Home | Blogs | A little thing can mean so much

A little thing can mean so much

idea.nottingham.ac.uk image: Dementia Day to Day blogs banner

Topics: 
carers, dementia awareness

Many years ago, before we had any idea of what our own fate might be, we were slightly acquainted with a man and his wife, a very quiet couple, who regularly attended the same church as us. We began to see a gradual, then marked, changed in the wife's look and demeanour, and it dawned on me one day that I had not seen themat all for quite a while, I made enquiries, and learned that she, J, was in the throes of Alzheimers, and could not/would not ever sit down, but just walked in endless circles round the house. It was not safe for her to be left alone, so husband, F, never left the house, except when his son was able to get up from south of the country. A neighbour was doing errands for him, but he was a prisoner in his own home.

We found out where they lived, knocked on the door, and asked F if he would like us to sit withJ one Sunday, so that he could get to the service.

F just broke down and sobbed. This set us off, so the three of us stood in a puddle of tears on his doorstep, all unable to speak, but F's nods conveyed that our offer was accepted!

As we got to know F,we learned that he, now old and tired, and J (MBE!), now frail and lost, were people of great intellect. We also learned that F  had enjoyed playing bowls at his local club, and so asked him if he would like us to sit for a couple of hours a week so that he could have a game.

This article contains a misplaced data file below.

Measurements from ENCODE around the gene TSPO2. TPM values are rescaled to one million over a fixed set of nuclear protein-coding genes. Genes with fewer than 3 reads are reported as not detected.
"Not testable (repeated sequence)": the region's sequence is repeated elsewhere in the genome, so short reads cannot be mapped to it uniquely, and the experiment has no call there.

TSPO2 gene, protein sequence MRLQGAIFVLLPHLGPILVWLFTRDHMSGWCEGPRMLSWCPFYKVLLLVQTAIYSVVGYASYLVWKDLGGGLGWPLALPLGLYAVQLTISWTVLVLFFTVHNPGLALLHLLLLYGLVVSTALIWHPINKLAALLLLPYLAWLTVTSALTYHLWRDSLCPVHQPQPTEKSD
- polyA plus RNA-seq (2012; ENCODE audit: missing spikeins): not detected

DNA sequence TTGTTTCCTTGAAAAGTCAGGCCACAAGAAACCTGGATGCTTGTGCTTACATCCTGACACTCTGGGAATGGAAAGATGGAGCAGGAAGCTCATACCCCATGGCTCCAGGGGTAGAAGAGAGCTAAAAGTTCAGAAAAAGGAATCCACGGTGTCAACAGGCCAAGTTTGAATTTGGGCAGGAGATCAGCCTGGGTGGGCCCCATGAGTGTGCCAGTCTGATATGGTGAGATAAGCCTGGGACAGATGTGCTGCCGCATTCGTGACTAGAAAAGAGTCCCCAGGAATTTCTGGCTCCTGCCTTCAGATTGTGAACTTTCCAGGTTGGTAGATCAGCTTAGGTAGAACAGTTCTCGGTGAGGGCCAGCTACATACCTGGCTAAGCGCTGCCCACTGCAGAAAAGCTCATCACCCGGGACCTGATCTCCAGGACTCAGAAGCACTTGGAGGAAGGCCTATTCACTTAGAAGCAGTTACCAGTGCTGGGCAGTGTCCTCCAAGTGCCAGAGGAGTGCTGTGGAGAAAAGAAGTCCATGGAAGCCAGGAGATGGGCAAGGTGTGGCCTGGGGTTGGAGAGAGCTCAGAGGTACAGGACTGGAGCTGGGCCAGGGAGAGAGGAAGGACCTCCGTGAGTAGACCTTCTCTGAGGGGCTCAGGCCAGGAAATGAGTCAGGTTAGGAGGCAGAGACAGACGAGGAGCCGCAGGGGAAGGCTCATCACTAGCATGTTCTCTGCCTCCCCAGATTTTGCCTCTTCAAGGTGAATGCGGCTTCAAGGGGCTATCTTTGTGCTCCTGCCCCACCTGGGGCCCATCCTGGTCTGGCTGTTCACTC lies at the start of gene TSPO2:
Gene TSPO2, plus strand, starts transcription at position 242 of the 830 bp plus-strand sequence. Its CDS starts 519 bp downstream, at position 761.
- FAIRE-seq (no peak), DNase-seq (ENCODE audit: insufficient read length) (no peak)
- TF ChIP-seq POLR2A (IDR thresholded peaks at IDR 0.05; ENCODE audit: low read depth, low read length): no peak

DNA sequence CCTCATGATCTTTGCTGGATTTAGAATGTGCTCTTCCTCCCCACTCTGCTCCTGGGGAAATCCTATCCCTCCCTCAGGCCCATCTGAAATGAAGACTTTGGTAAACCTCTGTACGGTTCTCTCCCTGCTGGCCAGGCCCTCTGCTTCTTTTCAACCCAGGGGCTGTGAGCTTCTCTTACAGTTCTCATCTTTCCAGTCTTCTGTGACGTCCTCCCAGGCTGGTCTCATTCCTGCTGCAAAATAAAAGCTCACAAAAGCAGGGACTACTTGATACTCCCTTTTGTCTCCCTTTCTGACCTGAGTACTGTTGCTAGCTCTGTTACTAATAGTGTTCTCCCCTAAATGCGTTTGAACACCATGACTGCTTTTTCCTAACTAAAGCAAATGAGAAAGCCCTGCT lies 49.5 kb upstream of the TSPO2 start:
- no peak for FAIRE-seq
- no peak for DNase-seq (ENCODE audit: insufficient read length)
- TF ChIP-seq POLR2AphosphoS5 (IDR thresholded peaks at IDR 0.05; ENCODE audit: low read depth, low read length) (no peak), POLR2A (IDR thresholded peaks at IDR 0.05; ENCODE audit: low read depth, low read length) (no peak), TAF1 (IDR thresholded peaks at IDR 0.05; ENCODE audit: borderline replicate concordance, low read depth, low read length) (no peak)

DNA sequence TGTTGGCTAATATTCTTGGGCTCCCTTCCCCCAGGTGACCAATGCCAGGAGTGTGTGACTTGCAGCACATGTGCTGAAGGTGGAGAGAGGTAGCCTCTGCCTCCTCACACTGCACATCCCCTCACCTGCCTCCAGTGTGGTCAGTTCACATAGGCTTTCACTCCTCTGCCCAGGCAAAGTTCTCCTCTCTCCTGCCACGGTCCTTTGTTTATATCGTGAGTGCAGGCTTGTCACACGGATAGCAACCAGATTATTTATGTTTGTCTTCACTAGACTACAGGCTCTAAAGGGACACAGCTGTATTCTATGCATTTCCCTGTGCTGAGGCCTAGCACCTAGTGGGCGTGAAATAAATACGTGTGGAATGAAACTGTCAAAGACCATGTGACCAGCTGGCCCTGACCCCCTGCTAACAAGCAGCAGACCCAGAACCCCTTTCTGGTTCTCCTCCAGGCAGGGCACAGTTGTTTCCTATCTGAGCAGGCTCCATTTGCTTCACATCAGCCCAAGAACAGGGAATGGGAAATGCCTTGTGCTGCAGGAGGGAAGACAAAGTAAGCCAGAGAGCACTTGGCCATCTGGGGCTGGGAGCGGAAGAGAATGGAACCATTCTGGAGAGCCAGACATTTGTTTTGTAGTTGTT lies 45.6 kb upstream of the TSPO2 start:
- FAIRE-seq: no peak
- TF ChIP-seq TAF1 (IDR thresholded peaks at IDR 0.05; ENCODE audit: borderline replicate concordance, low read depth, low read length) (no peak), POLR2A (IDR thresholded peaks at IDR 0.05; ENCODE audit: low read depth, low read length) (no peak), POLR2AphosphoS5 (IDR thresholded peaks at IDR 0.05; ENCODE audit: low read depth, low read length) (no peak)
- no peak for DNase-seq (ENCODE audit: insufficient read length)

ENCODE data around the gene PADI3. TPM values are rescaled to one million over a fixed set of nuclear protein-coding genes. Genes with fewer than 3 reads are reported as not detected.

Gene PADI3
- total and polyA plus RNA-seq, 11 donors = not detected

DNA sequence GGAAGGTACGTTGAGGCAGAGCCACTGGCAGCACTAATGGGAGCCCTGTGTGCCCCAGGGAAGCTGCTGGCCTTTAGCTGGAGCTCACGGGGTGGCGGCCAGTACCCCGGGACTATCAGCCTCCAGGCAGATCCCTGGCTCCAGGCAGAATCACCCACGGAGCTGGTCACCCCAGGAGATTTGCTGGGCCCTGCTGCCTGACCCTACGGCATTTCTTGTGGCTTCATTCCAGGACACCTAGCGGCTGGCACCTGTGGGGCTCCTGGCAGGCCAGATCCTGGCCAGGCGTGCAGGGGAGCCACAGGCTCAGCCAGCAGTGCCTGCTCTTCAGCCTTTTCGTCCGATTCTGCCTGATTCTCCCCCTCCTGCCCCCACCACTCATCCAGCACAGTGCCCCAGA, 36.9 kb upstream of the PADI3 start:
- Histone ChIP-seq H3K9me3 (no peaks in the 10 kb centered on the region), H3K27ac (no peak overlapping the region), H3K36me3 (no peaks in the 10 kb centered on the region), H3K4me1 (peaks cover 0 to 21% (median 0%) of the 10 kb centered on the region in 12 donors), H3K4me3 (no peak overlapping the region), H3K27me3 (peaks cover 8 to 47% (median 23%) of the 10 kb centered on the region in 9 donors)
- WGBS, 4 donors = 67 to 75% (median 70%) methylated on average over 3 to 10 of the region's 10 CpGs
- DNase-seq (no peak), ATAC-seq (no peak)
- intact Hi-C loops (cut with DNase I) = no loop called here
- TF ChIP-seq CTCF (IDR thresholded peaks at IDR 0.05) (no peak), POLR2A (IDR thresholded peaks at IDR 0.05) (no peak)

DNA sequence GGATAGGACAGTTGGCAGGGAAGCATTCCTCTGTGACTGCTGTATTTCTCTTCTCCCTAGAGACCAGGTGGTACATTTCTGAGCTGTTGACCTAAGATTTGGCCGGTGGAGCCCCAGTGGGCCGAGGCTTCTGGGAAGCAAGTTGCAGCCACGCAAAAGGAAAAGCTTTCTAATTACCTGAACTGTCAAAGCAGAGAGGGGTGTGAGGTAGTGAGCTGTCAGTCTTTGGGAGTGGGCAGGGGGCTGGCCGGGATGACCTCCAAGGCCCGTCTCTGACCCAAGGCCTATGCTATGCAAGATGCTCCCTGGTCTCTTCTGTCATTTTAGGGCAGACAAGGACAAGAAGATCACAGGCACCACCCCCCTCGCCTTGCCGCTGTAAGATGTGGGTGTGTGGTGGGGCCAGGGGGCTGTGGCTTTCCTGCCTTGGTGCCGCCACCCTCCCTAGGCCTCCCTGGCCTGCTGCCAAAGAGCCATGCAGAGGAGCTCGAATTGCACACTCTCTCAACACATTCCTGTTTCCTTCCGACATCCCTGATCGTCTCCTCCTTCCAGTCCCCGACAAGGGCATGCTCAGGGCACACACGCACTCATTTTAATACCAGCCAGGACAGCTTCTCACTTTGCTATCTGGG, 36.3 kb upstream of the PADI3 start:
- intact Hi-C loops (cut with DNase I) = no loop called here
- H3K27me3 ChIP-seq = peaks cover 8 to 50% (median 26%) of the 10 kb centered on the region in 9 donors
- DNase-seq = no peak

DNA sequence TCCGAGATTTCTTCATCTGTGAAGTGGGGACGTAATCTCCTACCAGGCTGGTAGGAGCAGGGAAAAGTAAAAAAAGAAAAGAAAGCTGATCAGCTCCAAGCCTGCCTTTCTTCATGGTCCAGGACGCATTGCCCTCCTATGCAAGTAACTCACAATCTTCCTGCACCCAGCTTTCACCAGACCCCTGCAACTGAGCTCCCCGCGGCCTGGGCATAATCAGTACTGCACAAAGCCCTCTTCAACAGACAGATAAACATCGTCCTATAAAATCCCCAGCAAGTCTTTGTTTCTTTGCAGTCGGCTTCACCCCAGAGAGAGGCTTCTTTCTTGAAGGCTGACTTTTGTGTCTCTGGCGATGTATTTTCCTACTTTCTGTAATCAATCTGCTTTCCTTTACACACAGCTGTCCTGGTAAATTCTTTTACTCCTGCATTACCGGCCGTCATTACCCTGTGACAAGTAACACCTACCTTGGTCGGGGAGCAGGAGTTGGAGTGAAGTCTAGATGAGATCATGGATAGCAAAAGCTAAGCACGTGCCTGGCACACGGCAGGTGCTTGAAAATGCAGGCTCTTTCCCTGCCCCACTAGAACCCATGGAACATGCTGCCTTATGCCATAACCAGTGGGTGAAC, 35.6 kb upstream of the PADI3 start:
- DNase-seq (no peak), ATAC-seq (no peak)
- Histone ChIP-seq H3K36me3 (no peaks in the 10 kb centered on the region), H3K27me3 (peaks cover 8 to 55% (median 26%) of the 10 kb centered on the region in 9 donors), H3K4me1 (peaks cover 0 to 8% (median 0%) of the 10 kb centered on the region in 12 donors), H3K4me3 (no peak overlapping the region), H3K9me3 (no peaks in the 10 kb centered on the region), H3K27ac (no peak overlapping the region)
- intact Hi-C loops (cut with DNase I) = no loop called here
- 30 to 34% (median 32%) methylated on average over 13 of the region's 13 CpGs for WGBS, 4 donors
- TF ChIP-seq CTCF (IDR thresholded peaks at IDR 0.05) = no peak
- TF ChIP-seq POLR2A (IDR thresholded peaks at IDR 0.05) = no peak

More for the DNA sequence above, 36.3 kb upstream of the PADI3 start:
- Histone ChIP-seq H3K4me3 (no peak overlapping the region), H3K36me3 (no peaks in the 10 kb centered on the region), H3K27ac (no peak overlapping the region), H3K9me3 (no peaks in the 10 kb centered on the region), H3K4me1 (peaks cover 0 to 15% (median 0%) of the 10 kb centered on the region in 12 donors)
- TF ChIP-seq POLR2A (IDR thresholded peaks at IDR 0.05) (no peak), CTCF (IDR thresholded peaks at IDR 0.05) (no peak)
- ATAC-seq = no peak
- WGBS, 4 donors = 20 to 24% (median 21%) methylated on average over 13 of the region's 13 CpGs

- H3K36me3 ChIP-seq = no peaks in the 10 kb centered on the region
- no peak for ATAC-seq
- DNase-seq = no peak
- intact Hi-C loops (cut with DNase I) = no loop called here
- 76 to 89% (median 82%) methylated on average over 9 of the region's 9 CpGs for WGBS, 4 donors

More tears, more nods!

J died a merciful and peaceful death, and F died shortly afterwards. (Broken heart? Will we ever know?) At his funeral, I learned from an out of area relative, who had phoned him every week, that F told him constantly that it was only looking forward to these outings which “kept him going”.

Such a small effort on our part, yet seemingly it made such a difference to him.

Could you make a difference to anyone you know? Why not try it? (With us if you like!)

Your comments

You'd be very welcome to leave a comment on this blog post. 

Your comment won't appear straight away as we'll need to check it first: thank you for your patience.

When leaving comments please bear in mind our posting rules.

Add new comment

CAPTCHA
This is for testing whether or not you are a human visitor and to prevent automated spam submissions.

See more like this

Justine Schneider

I met Chris and Jayne at a meeting of researchers in Maastricht recently. They were representing the European Association of People with Dementia, of which Chris is vice-chair. Along with a Norwegian couple, they were advising the network on involving people with d

Justine Schneider

I am on a suburban London train and eavesdropping on a conversation behind me in an almost-empty carriage. The two ladies are in their sixties, I'd guess, discussing their families.

Sally

A young neighbour, mother of two pre-school children, said to me “Sally, you are always smiling. I just don't know how you do it!”

Well, neither do I actually. But I'm a carer. It's what you are supposed to do.